Existential Questions: What is Love?

We see it all the time. A man falls head over heels in love with a woman and decides he’s going to do everything he can to get her. There is lot of drama and nonsense and humor, but in the end he convinces the girl to marry him and they live happily ever after. Love looks so easy we wonder why it doesn’t seem to happen to us. Why don’t the people we like respond to our advances the way they do for others? But wait…oh man, that was just a movie!

This blog goes over a lot of topics that are plagues to our society, causing a decline in our ability to function the way people are supposed to not only in the political sphere, but also in our relationships with others. Popular media in the form of movies and television shows have peppered us with various images of what we have now been convinced love is. The reality is far different than the silver screen depiction of what a real loving relationship looks like.

What we typically see on our screens is actually called infatuation, a powerful and driving urge to attain something we desperately want that we didn’t have before. It comes along whenever we find something that is new and exciting, and our feelings are less about whatever this new thing is and more about how this new thing makes us feel. As long as the thing continues to give us that emotional high, we continue to experience these feelings of infatuation. There is a chemical process associated with this phenomenon.

The problem today is that we tend to confuse infatuation with love, which is a vastly different concept. Infatuation is about satisfying our own desires to feel excited about something. It is a naturally selfish emotion that has no intrinsic value. Love is the exact opposite of this. It is not a feeling, but a choice; a choice to put someone else before yourself because you have decided that they are more important to you than you are.

One of my favorite verses from the Bible is 1 Corinthians 13:4-8: “Love is patient, love is kind. It does not envy, it is not proud. It does not dishonor others, it is not self-seeking, it is not easily angered, it keeps no record of wrongs. Love does not delight in evil but rejoices in truth. It always protects, always trusts, always hopes, always perseveres. Love never fails.” Many of my readers will have never picked up a Bible and have read this verse, and that’s ok. I’m not trying to convince you to become a Christian, but to use this amazing definition of love to point out how off base our view of love has become.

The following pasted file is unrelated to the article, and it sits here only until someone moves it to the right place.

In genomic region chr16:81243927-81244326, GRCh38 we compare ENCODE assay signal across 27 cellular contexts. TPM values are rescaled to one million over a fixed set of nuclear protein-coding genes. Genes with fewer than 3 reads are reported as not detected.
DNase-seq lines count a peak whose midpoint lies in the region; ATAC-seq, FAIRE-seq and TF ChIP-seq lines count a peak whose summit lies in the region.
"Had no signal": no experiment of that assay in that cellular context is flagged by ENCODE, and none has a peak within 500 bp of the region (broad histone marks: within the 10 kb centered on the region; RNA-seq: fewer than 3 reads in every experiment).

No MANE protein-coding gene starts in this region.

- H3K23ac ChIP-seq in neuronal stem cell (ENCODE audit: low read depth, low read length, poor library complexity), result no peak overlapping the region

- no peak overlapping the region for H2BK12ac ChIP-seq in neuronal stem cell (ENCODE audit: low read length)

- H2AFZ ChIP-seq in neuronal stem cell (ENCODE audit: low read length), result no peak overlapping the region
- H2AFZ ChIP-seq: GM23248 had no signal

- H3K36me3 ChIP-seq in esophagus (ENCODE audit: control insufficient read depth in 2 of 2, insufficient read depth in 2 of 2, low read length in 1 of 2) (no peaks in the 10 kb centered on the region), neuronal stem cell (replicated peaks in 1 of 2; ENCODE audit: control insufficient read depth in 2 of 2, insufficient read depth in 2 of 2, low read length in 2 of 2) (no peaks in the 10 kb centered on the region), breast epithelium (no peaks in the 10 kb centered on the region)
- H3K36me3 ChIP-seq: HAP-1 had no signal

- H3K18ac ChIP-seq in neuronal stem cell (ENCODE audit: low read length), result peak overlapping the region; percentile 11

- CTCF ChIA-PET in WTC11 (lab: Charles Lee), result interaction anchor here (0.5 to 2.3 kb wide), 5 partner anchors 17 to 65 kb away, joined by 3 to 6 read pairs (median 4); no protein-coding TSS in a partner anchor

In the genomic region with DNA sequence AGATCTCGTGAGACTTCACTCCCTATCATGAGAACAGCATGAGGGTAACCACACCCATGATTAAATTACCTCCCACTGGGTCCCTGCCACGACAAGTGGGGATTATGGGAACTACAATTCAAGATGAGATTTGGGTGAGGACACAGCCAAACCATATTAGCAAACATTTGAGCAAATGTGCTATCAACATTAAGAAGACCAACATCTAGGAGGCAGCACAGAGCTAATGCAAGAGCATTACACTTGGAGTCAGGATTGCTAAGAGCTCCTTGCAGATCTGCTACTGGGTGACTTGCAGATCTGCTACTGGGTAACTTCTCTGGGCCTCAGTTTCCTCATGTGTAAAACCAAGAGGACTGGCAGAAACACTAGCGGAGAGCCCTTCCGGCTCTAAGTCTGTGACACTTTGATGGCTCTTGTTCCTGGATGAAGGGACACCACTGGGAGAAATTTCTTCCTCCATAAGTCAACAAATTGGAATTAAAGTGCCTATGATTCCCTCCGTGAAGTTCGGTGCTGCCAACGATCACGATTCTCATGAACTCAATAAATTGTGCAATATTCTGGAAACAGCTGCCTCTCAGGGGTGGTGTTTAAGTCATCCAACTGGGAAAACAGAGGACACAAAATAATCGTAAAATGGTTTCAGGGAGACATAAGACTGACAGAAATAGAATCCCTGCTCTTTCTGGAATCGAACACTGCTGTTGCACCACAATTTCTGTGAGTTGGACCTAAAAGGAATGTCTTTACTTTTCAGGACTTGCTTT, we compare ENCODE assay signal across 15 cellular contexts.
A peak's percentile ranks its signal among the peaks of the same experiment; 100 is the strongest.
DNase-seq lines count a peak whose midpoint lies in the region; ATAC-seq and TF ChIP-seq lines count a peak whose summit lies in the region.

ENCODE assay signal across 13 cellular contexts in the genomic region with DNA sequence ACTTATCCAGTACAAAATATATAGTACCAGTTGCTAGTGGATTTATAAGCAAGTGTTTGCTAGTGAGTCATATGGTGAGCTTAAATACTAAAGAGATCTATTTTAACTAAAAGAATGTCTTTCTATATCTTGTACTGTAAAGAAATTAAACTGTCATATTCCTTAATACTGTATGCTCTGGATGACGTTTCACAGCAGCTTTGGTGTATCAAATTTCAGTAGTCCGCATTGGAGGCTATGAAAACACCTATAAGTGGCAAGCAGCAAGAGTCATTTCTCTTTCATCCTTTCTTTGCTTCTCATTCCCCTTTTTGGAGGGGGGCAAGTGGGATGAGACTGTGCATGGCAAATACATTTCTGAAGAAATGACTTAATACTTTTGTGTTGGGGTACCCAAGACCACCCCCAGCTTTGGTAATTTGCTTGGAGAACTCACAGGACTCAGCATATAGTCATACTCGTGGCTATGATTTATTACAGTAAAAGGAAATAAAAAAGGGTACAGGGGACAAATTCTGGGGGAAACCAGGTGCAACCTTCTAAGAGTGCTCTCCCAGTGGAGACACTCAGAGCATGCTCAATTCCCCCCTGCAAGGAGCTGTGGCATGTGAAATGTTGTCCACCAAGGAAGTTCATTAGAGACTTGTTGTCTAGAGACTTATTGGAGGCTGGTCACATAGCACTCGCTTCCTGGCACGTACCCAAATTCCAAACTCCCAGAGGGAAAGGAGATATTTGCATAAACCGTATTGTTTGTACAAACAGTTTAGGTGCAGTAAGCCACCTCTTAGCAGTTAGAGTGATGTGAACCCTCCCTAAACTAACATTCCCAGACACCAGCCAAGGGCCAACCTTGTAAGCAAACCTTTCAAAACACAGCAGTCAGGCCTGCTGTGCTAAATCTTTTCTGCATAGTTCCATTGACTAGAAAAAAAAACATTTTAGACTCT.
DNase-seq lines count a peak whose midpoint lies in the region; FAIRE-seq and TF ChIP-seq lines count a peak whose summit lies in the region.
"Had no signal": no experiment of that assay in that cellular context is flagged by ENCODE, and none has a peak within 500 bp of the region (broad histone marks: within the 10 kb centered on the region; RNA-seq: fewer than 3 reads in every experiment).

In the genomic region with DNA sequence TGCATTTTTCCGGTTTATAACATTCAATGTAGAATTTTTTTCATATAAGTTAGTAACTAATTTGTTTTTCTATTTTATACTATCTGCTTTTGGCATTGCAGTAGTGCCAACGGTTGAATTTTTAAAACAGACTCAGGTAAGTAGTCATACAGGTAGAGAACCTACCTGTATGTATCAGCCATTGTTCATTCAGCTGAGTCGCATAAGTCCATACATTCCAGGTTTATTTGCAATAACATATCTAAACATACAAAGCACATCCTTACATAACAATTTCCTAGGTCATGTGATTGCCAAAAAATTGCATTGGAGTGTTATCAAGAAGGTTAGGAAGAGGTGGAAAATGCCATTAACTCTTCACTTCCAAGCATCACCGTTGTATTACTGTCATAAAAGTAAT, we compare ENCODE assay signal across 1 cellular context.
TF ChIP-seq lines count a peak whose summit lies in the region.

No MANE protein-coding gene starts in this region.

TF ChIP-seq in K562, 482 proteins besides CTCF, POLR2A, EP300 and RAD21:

You see, infatuation meets none of these criteria:

  • There is no patience because you can’t wait to feel excited again.
  • There is kindness only when you’re getting what you want; otherwise you’re probably grouchy impatiently waiting to be excited again.
  • We envy others who have it and we’re too proud to admit if our infatuation is bad for us.
  • We dishonor the person we supposedly love by making the relationship about us rather than them, which is self-seeking.
  • We can become easily angered if the person isn’t doing what we want, and how big is the list of faults we keep about the person as the infatuation begins to fade away?
  • How often do we engage in activities that are wrong because of the lack of judgement our emotional high causes, and how many little white lies do we tell to keep things going smoothly?
  • You might protect, but only for your own feelings. You can’t trust someone you barely know, and your hope is in something that is likely fleeting based on statistics. The popular version of love nearly always fails.

Regardless of your viewpoint on Biblical faith, if we take a bit of time to look at what really makes a great relationship work, it isn’t about how the people in it feel. It’s about what the people in it choose to sacrifice for the other. We are each unique individuals and the expectation that our relationships in the real world are going to look anything like these fantasy stories from the movies simply sets us up for a great deal of disappointment. In reality, love is far less glamorous and fun than we see everyone trying to show us.

So what does this mean for us? If we understand that love is not a feeling and is instead a choice we make, then it becomes necessary to start finding ways to make choices that place the people we care about before ourselves. This means setting aside how we feel and putting their needs first. That doesn’t mean we cater to their every whim, but it does mean that when someone really needs us we are there for them. It isn’t flowers or chocolates or date nights or cuddling. Those things are nice, but that isn’t love. Love is sacrificing yourself for someone else.

What do you think about love? Have you experienced what true love is, or are your relationships based on infatuation? Do you have the fortitude to enter into a real, loving relationship with someone? Many of us have unrealistic expectations when it comes to what love is supposed to be, and the reality becomes quite shocking when it finally sets in. Gaining a better understanding of this very powerful concept is key to living our best lives.

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